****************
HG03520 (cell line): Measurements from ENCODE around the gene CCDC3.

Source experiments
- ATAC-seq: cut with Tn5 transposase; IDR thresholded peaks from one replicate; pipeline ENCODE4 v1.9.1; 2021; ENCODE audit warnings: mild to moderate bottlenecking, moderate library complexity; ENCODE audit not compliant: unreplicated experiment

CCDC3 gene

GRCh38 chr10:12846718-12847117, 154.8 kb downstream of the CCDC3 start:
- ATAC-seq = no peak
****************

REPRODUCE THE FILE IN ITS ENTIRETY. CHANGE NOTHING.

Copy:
HG03520 (cell line): Measurements from ENCODE around the gene CCDC3.

Source experiments
- ATAC-seq: cut with Tn5 transposase; IDR thresholded peaks from one replicate; pipeline ENCODE4 v1.9.1; 2021; ENCODE audit warnings: mild to moderate bottlenecking, moderate library complexity; ENCODE audit not compliant: unreplicated experiment

CCDC3 gene

GRCh38 chr10:12846718-12847117, 154.8 kb downstream of the CCDC3 start:
- ATAC-seq = no peak